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I'm on the train to King's Cross right now, arriving in London in about 2 1/2 hours. It's a holiday in England today, "May Day" bank holiday. I have no idea what it's supposed to be celebrating, really (much like Labor Day in America, which is a day that's all about not working), but I'm not one to turn my nose at a free day off work. My computer is really open so I can work on my resume, which I will be doing for a good hour at least. I've got a cheese scone, a muffin, some really nice cheddar, and some water in my bag, but I'm not the least bit hungry as of yet since I've had another huge breakfast (bacon and scrambled eggs on toast plus lovely thick yogurt). My suitcase itself is overhead, and it's become very heavy, what with the beer, lemon drizzle loaf, and antique plates in it - but it was heavy beforehand anyway as I've got several books in it. As it turned out, we had great weather this weekend so I spent almost no time reading at all.

The landscape rolling by is full of sheep and horses. There are lambs everywhere. The horses seem to be of a much heavier stock than I'm used to seeing - probably better suited to the weather up here. It really is quite a bit colder than it is in London up north.

I wound up reading the "Little House on the Prairie Cookbook" this weekend and it has got me thinking: I really could make my own cheese. I'd have a hard time getting a cooling room set up, but I just bet I could do it. Maybe in the fall I'll check it out; my house gets really cold and the guest room is probably the perfect temperature for aging cheese properly.


( 5 comments — Leave a comment )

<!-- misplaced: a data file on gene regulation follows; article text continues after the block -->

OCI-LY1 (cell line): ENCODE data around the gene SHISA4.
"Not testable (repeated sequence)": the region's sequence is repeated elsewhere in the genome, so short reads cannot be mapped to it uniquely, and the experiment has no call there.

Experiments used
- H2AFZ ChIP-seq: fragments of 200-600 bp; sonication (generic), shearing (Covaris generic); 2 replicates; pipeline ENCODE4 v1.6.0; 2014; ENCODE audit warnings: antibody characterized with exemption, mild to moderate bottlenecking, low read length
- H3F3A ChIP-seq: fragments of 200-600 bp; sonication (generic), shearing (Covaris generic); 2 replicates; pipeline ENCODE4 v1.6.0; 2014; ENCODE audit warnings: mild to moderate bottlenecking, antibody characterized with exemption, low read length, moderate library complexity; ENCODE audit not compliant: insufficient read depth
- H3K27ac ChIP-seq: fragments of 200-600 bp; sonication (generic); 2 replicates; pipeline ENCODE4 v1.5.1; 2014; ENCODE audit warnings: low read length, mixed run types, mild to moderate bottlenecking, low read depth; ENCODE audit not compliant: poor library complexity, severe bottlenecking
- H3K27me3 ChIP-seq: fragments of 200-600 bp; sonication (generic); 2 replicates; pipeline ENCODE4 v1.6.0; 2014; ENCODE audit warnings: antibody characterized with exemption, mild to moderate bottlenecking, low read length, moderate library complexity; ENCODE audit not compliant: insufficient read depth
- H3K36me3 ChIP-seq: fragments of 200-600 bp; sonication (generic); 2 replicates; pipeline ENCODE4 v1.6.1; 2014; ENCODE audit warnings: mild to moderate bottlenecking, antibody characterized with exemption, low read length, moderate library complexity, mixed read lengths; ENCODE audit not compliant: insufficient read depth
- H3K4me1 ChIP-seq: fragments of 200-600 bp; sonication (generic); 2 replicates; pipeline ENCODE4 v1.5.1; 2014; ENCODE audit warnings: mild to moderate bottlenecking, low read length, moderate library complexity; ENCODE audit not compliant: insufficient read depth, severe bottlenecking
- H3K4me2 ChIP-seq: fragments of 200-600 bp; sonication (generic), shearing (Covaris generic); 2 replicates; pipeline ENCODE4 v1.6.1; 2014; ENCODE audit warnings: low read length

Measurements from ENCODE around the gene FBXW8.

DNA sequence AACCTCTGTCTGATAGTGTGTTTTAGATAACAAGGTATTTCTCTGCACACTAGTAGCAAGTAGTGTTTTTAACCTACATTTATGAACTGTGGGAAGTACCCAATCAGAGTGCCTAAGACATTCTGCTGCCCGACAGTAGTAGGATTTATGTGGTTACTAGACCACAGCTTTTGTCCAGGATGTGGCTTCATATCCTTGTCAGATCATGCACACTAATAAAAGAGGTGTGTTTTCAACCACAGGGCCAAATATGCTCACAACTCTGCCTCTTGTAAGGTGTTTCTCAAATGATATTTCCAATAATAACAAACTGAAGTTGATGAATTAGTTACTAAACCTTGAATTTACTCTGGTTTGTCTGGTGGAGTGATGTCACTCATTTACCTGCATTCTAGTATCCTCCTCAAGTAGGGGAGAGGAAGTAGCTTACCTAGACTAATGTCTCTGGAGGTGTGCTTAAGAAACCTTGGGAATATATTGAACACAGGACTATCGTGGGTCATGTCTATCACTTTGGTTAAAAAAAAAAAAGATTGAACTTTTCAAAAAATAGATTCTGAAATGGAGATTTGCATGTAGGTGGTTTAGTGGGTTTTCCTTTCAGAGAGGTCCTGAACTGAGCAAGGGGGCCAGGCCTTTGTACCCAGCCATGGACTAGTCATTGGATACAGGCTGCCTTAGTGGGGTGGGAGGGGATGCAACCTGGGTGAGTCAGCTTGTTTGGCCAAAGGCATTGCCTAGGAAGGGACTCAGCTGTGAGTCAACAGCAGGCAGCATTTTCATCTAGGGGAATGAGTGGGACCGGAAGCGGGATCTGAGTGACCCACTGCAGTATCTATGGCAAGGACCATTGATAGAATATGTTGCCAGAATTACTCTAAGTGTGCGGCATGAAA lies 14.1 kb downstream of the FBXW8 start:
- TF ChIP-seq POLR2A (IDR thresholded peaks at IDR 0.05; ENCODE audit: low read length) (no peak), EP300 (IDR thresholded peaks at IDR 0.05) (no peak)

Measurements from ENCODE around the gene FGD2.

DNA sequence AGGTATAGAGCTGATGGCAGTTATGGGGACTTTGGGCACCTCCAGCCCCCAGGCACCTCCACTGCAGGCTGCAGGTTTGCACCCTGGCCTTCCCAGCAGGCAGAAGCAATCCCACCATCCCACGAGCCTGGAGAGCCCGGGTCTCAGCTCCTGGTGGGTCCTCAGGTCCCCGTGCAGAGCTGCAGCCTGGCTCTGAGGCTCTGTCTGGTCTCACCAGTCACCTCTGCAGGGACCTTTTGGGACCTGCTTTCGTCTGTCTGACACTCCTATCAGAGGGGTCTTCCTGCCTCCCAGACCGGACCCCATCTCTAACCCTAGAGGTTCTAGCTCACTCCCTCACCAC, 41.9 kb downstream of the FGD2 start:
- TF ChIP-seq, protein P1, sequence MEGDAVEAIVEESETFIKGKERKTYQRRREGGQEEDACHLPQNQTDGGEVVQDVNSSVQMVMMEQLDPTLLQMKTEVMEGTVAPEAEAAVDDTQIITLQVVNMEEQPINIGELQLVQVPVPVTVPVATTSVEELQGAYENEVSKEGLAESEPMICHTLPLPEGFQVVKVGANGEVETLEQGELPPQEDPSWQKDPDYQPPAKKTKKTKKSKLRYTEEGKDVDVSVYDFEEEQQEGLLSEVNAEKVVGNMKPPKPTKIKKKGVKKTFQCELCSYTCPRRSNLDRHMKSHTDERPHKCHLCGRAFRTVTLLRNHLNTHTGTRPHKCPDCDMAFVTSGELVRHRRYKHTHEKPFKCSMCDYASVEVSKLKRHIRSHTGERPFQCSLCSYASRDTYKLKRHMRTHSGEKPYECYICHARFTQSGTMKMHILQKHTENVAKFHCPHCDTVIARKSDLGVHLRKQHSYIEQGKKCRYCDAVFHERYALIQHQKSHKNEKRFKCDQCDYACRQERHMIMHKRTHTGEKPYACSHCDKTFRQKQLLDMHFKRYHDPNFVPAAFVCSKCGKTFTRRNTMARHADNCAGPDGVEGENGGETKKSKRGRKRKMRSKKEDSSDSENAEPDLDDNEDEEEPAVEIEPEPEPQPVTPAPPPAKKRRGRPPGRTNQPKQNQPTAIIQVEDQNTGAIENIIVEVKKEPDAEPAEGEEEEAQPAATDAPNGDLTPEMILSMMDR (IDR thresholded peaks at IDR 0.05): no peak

May. 4th, 2009 12:33 pm (UTC)
May day is... May day, pretty much the same everywhere. Beltane.

May. 4th, 2009 01:35 pm (UTC)
But it is not a holiday in America, even though it is May there, too! It's like Thanksgiving for the English ... the cultural resonance is zero.
May. 4th, 2009 01:40 pm (UTC)
Thanksgiving meant lots of turkey to me, when I lived in the US!

May day doesn't mean anything to me, there's very little cultural about it anymore, it's just another bank holiday. Vague memories about maypoles and the start of summer but nothing that actually has any deep meaning.
The history is widely documented and it's very old but cultural resonance is slim.
May. 5th, 2009 05:31 am (UTC)
Aside from previous religious use, I think it's mainly a Communist celebration isn't it?

May. 5th, 2009 03:36 pm (UTC)
May Day is all about fertility and the rites of spring, dancing around the MayPole and all that. I think a Labour govt instigated it as an actual bank holiday (it should be 1st May but the bankholiday is the nearest Monday), which is why it's regarded as a bit of a leftwing thing.
( 5 comments — Leave a comment )


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